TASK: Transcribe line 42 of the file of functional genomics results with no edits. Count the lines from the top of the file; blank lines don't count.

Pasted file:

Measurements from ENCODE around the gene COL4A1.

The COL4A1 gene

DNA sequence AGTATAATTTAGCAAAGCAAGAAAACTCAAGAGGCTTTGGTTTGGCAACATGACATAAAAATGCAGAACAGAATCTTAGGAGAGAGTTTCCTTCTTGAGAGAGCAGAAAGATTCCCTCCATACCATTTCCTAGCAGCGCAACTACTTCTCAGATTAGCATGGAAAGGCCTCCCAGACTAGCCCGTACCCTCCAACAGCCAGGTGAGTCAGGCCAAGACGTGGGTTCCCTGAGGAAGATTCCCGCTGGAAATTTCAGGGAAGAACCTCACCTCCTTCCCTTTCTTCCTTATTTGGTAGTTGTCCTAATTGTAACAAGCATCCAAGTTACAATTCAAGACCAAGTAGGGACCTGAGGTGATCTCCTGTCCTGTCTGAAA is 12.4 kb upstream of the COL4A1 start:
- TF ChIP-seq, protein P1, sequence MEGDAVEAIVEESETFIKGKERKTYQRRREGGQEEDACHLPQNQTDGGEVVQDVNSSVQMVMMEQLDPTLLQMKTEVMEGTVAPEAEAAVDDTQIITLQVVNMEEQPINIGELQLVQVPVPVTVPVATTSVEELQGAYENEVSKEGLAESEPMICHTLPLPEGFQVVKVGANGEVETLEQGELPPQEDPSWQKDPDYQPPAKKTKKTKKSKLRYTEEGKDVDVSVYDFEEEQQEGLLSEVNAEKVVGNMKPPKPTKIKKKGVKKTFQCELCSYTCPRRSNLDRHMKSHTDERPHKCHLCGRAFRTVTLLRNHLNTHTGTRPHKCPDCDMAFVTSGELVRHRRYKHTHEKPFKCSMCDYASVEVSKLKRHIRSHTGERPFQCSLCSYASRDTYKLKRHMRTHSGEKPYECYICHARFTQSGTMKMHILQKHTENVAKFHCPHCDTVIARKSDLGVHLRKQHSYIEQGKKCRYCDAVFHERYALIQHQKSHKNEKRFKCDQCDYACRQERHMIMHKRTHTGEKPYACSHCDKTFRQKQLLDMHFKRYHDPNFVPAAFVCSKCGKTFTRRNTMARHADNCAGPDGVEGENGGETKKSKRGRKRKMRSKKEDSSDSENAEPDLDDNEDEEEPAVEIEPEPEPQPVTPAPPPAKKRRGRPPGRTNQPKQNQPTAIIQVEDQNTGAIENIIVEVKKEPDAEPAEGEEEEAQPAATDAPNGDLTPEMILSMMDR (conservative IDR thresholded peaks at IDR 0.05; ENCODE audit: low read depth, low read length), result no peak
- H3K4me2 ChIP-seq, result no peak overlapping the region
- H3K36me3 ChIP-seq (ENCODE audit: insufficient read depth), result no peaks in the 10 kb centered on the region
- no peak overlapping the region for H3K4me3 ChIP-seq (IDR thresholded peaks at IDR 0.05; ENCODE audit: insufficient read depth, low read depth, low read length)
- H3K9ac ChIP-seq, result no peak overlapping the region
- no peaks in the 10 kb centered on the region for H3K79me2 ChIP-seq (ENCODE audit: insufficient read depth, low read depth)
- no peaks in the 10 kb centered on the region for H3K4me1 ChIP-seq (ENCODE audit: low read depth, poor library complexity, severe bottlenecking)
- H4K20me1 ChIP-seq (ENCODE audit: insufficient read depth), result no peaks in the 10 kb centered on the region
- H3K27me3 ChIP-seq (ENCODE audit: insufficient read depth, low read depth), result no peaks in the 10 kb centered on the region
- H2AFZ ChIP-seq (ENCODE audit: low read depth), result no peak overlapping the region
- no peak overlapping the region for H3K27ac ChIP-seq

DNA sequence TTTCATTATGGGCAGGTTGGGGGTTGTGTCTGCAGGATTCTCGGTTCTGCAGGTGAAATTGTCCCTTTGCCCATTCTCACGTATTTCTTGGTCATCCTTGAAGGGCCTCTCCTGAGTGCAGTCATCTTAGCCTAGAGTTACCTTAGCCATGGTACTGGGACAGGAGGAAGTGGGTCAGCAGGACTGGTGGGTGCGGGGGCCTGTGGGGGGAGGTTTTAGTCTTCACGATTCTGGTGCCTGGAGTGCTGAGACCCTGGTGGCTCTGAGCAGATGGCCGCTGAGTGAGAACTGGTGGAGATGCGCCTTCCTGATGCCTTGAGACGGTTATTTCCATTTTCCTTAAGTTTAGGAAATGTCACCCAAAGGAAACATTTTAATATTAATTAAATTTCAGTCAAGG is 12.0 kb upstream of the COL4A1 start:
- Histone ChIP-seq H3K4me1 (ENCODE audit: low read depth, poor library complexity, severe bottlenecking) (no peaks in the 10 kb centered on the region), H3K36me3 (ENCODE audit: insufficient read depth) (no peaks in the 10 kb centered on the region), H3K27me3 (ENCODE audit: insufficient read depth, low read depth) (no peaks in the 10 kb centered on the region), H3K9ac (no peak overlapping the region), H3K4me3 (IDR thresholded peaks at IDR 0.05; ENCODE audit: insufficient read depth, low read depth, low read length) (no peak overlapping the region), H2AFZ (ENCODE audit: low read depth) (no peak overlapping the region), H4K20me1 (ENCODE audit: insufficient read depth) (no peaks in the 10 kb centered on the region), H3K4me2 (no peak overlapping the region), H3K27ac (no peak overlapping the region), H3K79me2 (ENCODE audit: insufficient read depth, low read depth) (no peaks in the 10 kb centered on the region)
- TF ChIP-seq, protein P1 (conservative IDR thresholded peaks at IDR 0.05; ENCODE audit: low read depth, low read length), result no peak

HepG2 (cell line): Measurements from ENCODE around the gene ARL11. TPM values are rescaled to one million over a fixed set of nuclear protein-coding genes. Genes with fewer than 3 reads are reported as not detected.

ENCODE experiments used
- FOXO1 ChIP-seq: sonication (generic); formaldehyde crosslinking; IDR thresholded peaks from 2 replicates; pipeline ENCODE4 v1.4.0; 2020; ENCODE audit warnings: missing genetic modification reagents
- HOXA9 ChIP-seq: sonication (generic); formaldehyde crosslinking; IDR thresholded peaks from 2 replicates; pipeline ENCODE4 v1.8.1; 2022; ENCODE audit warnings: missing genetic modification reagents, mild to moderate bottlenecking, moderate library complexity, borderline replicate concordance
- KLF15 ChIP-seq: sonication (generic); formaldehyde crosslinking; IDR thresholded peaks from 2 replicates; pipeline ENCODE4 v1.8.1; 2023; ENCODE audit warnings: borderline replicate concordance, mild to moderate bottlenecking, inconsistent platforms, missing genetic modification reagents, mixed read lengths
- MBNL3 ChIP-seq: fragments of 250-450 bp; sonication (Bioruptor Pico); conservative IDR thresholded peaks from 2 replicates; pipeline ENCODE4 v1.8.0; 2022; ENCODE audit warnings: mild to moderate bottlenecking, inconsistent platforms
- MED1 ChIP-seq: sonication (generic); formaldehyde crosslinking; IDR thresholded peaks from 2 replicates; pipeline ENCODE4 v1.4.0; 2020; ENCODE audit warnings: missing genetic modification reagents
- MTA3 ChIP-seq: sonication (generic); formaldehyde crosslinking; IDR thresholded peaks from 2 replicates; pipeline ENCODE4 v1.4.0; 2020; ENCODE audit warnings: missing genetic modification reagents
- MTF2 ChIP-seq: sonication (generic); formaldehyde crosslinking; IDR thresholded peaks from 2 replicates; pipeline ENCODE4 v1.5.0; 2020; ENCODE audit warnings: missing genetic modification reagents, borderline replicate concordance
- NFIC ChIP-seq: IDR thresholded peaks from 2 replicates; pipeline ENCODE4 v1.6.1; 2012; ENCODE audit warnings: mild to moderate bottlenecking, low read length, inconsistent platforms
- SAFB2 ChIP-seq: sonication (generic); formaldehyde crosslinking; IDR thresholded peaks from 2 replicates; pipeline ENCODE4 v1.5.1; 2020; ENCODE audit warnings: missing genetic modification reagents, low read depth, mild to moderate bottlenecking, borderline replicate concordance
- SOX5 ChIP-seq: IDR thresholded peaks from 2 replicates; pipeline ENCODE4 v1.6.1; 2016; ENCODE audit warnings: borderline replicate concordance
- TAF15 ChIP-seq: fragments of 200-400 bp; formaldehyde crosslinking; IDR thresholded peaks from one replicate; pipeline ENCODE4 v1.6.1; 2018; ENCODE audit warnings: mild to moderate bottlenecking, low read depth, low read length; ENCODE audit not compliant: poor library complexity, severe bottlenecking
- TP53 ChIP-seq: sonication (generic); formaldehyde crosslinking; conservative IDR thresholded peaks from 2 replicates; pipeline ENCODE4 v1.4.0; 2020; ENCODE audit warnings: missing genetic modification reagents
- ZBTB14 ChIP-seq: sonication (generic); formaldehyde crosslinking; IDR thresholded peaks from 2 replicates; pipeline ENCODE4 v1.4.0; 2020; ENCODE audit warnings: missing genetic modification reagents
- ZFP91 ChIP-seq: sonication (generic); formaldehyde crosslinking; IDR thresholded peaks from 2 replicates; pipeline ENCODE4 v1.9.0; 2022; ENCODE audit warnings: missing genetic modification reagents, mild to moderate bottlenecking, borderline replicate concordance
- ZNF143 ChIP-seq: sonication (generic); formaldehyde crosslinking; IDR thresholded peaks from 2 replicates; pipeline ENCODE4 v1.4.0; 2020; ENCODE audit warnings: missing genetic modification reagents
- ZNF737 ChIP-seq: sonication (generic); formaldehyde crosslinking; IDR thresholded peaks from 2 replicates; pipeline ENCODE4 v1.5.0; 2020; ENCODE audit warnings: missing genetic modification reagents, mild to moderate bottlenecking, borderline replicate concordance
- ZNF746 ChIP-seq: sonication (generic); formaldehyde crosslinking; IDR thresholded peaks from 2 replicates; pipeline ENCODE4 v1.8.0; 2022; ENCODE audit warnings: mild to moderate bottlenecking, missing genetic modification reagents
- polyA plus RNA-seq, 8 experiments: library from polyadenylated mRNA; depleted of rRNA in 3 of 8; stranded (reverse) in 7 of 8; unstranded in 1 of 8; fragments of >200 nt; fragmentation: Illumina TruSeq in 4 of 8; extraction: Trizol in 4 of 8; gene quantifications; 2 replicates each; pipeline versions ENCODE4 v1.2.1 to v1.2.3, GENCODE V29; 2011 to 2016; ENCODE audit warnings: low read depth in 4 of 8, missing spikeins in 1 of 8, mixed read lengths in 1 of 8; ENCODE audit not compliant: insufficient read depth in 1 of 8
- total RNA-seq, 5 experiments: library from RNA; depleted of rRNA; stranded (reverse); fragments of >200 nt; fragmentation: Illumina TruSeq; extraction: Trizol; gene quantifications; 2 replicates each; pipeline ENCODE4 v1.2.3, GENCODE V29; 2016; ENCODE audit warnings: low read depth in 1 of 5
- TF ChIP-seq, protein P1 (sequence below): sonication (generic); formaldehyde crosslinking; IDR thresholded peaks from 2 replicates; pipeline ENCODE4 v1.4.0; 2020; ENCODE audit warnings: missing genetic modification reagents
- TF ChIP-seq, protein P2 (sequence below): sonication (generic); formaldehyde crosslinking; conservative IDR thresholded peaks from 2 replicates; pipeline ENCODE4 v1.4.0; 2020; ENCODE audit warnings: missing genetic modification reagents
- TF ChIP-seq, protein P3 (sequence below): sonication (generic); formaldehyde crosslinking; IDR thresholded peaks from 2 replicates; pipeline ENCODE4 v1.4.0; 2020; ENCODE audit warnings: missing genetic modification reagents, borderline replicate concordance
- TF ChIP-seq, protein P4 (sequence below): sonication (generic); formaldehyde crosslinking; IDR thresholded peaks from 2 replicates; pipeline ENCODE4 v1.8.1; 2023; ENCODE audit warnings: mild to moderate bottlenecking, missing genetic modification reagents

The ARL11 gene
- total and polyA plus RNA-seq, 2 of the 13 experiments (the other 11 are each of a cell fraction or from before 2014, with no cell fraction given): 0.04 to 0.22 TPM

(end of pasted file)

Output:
- TF ChIP-seq, protein P4 (sequence below): sonication (generic); formaldehyde crosslinking; IDR thresholded peaks from 2 replicates; pipeline ENCODE4 v1.8.1; 2023; ENCODE audit warnings: mild to moderate bottlenecking, missing genetic modification reagents